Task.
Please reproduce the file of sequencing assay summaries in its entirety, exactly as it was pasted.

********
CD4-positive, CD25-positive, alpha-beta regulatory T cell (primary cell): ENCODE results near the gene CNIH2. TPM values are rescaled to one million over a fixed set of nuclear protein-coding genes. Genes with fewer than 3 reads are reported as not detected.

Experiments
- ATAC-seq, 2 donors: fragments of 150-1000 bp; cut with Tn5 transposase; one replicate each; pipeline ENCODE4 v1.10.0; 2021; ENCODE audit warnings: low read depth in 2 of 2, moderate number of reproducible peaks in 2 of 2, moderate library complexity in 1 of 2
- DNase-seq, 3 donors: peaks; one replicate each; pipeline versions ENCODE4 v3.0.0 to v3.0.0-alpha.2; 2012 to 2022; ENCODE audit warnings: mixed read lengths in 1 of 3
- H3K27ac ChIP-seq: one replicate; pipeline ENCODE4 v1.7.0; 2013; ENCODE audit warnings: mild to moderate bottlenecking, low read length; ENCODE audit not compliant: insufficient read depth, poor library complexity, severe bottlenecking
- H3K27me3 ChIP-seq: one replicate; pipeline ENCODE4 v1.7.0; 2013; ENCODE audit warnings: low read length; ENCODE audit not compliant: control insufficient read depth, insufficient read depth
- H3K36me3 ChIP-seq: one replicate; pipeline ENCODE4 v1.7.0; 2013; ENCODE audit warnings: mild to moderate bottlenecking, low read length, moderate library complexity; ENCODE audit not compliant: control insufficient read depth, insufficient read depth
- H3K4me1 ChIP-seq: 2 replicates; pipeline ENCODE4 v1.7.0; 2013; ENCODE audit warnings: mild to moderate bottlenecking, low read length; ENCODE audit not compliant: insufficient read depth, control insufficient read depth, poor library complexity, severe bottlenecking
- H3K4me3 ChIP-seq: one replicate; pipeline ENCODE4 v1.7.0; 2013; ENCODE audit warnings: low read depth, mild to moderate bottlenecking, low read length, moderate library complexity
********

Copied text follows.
CD4-positive, CD25-positive, alpha-beta regulatory T cell (primary cell): ENCODE results near the gene CNIH2. TPM values are rescaled to one million over a fixed set of nuclear protein-coding genes. Genes with fewer than 3 reads are reported as not detected.

Experiments
- ATAC-seq, 2 donors: fragments of 150-1000 bp; cut with Tn5 transposase; one replicate each; pipeline ENCODE4 v1.10.0; 2021; ENCODE audit warnings: low read depth in 2 of 2, moderate number of reproducible peaks in 2 of 2, moderate library complexity in 1 of 2
- DNase-seq, 3 donors: peaks; one replicate each; pipeline versions ENCODE4 v3.0.0 to v3.0.0-alpha.2; 2012 to 2022; ENCODE audit warnings: mixed read lengths in 1 of 3
- H3K27ac ChIP-seq: one replicate; pipeline ENCODE4 v1.7.0; 2013; ENCODE audit warnings: mild to moderate bottlenecking, low read length; ENCODE audit not compliant: insufficient read depth, poor library complexity, severe bottlenecking
- H3K27me3 ChIP-seq: one replicate; pipeline ENCODE4 v1.7.0; 2013; ENCODE audit warnings: low read length; ENCODE audit not compliant: control insufficient read depth, insufficient read depth
- H3K36me3 ChIP-seq: one replicate; pipeline ENCODE4 v1.7.0; 2013; ENCODE audit warnings: mild to moderate bottlenecking, low read length, moderate library complexity; ENCODE audit not compliant: control insufficient read depth, insufficient read depth
- H3K4me1 ChIP-seq: 2 replicates; pipeline ENCODE4 v1.7.0; 2013; ENCODE audit warnings: mild to moderate bottlenecking, low read length; ENCODE audit not compliant: insufficient read depth, control insufficient read depth, poor library complexity, severe bottlenecking
- H3K4me3 ChIP-seq: one replicate; pipeline ENCODE4 v1.7.0; 2013; ENCODE audit warnings: low read depth, mild to moderate bottlenecking, low read length, moderate library complexity